Little Rock It has become a modern foundation of public policy, following Rahm Emanuel, now the Mayor of Chicago, and earlier when the comment was attributed to him when he was chief of staff for President Obama, to “…never let a serious crisis go to waste.” Like Katrina a dozen years ago, many governmental policy makers saw the $28 billion in community development recovery funds going to Houston, the Gulf Coast, and Puerto Rico in the wake of hurricanes Harvey, Maria, and Irma as just such an opportunity. They might have been right except for the devastation being wrecked on the Housing & Urban Development department by Hurricane Ben Carson, its turn-back-the-hands-of-time Trump secretary.
Carson claims he’s not going soft on the mission of HUD to assure fair and equal housing and therefore to combat racism in public policies. This claim is despite the fact of all evidence to the contrary. He has removed the words “inclusive” and “free from discrimination” from HUD’s mission statement according to a report in The New York Times. He has put a hold on various fair housing investigations he inherited from the Obama administration. He canceled a settlement conference with Facebook over fair housing violations in their ad targeting that have led fair housing organizations from around the country to join in filing suit against the department and Facebook in federal court in Manhattan recently. He has gone soft on big developers over disability access. He tried to reverse an Obama pilot, years in the making, that would allow section 8 vouchers to be used in more affluent neighborhoods.
Most disturbingly is the way HUD and local officials have handled a housing development in Houston, long recognized despite its gung-ho growth and prosperity in recent years as one of the most segregated cities in the country. Before the Obama administration turned over the keys to the HUD building, they had slapped back hard at Mayor Sylvester Turner’s attempt to nix a 233-unit mixed income, racially diverse project called Fountain View in the upscale, largely white area around the Galleria. Under Carson’s regime, a watered-down settlement was approved that bypassed HUD’s own lawyers and negotiated directly with Turner, despite his opposition to the project. A proposed $14 million penalty that the developers would have had to pay to the Houston Housing Authority if the Fountain View project was scuttled also disappeared from the negotiations.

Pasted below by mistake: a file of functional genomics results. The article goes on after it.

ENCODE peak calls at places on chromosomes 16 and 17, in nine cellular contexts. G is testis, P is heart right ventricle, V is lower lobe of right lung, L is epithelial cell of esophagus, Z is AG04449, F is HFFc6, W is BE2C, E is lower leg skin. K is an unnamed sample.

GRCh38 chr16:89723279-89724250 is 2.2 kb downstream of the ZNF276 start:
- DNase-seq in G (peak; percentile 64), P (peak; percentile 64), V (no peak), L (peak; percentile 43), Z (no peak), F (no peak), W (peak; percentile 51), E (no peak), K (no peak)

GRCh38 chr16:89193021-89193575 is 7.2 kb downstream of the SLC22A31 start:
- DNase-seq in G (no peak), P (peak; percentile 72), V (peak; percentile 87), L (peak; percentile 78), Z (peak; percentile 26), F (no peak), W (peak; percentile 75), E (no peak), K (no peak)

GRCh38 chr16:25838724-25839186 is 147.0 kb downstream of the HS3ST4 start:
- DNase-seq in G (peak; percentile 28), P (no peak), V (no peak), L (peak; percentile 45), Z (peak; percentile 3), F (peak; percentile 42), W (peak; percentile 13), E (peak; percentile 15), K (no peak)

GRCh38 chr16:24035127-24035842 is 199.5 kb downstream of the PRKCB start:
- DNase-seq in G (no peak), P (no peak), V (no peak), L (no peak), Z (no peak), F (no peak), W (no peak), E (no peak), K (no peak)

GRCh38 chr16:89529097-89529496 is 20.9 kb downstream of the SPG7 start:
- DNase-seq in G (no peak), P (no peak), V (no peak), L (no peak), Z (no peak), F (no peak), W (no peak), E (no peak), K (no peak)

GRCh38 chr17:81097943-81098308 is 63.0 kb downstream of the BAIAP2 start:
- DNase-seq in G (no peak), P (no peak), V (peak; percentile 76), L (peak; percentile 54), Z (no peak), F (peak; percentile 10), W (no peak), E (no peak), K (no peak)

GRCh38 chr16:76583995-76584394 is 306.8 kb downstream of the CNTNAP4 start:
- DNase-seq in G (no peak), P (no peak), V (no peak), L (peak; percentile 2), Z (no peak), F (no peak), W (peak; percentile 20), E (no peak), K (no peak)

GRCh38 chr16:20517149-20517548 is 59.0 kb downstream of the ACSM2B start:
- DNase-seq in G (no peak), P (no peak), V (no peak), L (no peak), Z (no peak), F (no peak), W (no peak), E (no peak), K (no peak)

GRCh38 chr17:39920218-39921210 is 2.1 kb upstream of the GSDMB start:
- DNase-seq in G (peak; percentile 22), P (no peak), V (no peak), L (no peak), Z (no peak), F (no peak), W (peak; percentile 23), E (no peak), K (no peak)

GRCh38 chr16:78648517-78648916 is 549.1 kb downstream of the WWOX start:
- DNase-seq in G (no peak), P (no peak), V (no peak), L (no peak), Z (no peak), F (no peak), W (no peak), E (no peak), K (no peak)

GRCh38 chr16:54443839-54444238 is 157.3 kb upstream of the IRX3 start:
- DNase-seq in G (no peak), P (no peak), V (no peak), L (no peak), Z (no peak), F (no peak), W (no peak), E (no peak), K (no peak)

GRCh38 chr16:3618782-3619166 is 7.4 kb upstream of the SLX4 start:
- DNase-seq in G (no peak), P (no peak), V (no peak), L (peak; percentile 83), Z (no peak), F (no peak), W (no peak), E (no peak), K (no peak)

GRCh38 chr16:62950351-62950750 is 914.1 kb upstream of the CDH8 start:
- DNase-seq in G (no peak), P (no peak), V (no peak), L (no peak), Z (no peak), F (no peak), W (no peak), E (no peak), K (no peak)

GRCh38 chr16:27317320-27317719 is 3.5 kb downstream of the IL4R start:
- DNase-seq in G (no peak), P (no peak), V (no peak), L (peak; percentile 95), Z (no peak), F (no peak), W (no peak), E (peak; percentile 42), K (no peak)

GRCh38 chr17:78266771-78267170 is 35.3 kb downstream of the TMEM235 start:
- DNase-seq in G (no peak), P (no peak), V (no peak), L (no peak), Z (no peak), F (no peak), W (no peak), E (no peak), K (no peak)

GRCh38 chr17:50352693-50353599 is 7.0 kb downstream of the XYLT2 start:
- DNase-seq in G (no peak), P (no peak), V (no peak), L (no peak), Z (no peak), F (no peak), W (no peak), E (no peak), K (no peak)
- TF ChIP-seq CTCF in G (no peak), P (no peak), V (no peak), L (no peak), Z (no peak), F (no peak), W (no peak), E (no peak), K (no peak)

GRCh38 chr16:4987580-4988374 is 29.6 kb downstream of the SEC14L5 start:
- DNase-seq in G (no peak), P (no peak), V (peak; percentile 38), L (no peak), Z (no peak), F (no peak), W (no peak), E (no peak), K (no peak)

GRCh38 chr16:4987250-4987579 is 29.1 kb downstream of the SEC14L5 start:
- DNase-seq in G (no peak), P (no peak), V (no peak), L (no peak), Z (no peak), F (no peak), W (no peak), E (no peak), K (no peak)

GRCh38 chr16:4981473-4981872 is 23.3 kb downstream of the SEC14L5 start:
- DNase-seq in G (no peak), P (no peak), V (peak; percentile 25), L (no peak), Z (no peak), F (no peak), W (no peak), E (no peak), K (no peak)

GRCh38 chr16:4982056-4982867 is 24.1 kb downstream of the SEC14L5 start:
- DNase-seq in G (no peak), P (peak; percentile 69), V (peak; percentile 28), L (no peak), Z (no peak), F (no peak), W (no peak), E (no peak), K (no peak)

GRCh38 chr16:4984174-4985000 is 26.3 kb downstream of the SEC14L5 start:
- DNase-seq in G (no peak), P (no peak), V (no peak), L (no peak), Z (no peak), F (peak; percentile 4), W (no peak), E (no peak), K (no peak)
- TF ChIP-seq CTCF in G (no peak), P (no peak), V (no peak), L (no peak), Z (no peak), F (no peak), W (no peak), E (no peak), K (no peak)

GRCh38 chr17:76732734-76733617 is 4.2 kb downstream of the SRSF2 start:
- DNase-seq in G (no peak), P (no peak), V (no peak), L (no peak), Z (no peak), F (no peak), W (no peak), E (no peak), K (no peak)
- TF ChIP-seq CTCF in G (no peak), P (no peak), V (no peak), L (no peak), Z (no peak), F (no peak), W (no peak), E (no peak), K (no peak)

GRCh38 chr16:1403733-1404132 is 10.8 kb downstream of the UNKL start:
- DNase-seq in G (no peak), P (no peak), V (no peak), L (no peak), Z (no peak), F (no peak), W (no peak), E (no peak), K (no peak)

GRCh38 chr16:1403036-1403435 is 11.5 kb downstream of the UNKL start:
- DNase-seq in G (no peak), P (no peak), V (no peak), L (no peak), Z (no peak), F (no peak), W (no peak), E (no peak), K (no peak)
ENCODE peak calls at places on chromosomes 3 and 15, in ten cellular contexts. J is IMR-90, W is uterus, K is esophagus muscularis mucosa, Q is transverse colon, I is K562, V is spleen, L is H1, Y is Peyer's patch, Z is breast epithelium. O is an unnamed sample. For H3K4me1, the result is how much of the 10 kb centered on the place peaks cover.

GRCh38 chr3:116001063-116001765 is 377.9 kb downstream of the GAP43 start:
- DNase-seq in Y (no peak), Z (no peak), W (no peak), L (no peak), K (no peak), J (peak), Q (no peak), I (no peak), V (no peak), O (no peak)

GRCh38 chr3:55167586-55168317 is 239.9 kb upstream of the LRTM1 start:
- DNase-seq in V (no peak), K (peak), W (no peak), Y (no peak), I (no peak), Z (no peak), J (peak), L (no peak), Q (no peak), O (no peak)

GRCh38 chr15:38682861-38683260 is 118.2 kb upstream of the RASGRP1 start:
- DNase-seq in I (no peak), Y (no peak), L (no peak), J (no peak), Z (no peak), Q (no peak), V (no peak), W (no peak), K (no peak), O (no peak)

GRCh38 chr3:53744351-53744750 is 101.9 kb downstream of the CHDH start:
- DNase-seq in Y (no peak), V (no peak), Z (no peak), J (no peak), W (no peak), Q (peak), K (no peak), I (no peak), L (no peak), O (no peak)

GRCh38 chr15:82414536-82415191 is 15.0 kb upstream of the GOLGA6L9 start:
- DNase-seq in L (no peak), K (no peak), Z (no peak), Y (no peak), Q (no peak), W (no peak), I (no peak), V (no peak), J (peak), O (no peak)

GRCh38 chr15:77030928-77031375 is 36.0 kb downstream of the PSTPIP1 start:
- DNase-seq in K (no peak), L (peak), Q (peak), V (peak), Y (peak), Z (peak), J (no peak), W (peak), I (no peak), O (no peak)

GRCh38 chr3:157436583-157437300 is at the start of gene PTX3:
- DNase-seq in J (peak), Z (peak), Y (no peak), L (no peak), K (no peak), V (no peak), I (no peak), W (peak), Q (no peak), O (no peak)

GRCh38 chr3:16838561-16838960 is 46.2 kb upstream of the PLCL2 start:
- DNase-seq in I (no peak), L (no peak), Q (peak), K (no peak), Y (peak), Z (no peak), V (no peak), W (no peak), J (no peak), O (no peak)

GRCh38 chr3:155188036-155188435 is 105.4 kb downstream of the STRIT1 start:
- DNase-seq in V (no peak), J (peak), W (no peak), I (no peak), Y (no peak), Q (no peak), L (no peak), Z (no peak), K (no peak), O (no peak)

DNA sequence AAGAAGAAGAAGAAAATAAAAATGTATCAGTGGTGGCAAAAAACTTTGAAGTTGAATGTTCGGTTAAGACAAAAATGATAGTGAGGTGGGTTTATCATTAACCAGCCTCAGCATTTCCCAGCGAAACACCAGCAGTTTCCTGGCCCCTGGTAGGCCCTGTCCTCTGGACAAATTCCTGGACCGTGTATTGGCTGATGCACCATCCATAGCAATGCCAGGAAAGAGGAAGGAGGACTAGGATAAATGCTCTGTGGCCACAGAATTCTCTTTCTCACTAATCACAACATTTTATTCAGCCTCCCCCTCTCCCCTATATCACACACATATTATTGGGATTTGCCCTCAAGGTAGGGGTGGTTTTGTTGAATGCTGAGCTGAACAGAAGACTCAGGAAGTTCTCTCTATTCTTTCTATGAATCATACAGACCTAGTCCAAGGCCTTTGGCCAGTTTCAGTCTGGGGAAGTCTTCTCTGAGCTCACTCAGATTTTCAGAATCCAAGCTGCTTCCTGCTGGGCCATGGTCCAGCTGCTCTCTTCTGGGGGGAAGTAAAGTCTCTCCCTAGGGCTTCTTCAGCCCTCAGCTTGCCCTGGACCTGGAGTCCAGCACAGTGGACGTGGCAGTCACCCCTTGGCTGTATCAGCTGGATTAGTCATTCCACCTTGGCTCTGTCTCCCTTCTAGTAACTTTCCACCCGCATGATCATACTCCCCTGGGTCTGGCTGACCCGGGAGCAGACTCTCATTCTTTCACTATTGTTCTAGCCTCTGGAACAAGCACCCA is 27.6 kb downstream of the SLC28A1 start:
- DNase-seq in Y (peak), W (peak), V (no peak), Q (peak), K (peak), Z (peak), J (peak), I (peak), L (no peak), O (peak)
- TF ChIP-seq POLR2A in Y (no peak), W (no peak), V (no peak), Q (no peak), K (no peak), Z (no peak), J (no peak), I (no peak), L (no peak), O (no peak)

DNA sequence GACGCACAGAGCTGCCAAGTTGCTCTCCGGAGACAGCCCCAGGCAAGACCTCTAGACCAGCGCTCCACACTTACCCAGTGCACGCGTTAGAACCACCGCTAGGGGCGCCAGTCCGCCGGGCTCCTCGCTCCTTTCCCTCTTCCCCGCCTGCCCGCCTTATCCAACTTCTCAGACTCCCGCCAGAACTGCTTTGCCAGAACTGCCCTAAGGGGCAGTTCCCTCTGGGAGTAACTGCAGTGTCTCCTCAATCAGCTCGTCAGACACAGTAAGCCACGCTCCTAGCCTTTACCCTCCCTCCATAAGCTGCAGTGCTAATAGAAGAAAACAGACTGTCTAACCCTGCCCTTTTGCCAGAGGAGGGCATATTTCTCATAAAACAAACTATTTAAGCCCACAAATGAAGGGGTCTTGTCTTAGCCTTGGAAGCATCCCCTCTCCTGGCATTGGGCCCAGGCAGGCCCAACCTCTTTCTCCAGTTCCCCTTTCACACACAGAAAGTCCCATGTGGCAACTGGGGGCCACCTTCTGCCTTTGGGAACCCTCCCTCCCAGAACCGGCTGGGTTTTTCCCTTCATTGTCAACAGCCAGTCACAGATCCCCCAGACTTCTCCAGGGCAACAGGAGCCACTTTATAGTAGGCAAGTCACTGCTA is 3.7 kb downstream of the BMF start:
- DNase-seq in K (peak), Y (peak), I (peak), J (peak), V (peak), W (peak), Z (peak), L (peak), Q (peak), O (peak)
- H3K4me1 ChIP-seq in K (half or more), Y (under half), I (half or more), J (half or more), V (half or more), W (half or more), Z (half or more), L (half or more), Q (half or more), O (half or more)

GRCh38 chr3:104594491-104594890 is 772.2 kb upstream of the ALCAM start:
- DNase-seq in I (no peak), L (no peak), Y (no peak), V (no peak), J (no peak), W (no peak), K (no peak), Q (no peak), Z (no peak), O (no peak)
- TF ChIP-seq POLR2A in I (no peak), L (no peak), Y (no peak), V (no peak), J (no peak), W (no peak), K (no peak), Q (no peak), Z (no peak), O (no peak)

Not surprisingly, since HUD under Carson no longer has much interest in enforcing fair housing, national and local groups have now sued the city and HUD to block $5 billion in funds that are desperately needed for rebuilding neighborhoods until this issue is resolved. This is a classic devil-and-the-deep-blue-sea situation. For the sake of rebuilding Houston, are we supposed to join HUD and say racial discrimination is now hunky-dory? We know that any delays in recovery funds can be fatal to neighborhoods. On the other hand, allowing continued racial segregation, HUD-sanctioned or not, in Houston or any other city will eventually kill the city’s very heart and soul.
The choice seems clear. Even if Carson and HUD are now OK with racial discrimination in housing and elsewhere, we must oppose it at every opportunity, no matter the pain.